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Laughter to the rescueSeattle consultant Sandra Meggert...


Laughter to the rescue

Seattle consultant Sandra Meggert believes that the bottom line and the laugh line were meant to intersect.

She succeeds in getting busy professionals to toss marshmallows at each other, dance back-to-back with their arms locked at the elbows and sing of their work-related blues.

"What humor does in stressful situations is distract you," she said, explaining that such a distraction can provide a new perspective or deal with a problematic or stressful situation.

"If people laugh or if they groan, it's still a reaction. It's still a distracting kind of thing," she said.

Sexual harassment

If you wonder whether a given remark at work might be harassing, try this test from "Sexual Harassment on the Job," a new publication by Nolo Press:

* Would you say or do this in front of your spouse?

* How would you feel if your mother, wife, sister or daughter were subjected to the same behavior?

* How would you feel if someone said or did the same things to you?

The book, by attorneys William Petrocelli and Barbara Kate Repa, explains legal definitions of sexual harassment, explains how the Equal Employment Opportunity Commission works and discusses when and why one might want to hire a lawyer.

It also discusses what to do short of taking legal action.

* On sexually explicit jokes and comments: "Take the speaker aside and tell him how you feel. He just might not have known that he was being offensive. If nothing else, he'll be put on notice."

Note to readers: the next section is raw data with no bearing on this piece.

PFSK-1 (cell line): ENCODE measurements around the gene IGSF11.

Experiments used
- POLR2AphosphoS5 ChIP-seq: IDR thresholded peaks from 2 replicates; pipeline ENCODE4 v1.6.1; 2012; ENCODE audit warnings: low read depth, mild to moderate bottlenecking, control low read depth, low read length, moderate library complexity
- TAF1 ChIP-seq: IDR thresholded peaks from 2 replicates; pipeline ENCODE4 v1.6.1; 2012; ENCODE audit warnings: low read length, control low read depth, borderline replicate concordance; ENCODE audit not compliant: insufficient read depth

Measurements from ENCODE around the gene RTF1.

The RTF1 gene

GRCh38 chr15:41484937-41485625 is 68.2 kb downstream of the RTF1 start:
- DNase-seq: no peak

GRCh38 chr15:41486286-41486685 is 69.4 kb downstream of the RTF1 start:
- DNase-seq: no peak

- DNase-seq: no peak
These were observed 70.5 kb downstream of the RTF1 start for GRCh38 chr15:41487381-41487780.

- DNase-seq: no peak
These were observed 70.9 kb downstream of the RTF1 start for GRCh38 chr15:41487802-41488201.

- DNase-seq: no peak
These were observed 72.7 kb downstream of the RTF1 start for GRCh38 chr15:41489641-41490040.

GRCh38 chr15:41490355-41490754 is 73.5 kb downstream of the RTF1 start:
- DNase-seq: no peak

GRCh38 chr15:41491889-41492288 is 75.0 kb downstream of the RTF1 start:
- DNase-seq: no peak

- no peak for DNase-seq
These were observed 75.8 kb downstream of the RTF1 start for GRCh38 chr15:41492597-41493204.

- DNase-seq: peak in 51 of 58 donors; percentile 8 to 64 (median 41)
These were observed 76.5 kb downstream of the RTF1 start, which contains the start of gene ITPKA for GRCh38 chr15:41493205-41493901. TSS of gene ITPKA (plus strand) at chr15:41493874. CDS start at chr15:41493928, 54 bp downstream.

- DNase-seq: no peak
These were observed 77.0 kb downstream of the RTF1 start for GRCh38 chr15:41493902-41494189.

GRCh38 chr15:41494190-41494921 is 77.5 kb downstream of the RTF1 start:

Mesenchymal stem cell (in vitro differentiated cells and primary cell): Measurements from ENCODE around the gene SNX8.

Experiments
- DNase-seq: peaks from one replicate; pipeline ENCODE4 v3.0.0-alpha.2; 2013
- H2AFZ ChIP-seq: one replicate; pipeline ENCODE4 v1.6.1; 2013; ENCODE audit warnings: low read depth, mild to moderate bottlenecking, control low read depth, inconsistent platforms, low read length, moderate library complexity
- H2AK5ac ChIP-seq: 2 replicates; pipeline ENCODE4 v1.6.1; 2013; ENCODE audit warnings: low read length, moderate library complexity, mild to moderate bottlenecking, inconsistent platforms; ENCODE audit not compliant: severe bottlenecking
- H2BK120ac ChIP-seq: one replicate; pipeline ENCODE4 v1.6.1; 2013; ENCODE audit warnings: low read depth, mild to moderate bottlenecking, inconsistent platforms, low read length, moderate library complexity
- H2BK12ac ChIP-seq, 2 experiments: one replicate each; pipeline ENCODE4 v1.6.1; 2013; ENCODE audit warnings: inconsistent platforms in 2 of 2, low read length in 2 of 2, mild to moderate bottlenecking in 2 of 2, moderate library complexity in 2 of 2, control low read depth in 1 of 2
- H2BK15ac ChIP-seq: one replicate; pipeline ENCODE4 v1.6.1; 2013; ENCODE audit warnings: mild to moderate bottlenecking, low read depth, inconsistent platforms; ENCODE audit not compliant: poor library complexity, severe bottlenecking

* On responding to touches and overtures: "It is usually better to make a direct request that a specific kind of behavior stop, rather than to describe to your harasser how you feel."

* If the harassing behavior doesn't stop, write a letter. Tell the harasser what actions you'll take if the behavior persists.

Equal pay

The whole family suffers when employers don't pay a woman a full day's pay for a full day's work. And that makes unequal salaries based on gender a political issue that should be addressed in the presidential election.

That conclusion is the opinion of 77 percent of 1,000 registered voters interviewed by a professional research firm for the National Committee on Pay Equity.

The same percentage said they would endorse a national pay-equity law requiring that women, minorities and men be paid the same for jobs that require similar levels of skills and responsibility, even if the jobs are different.

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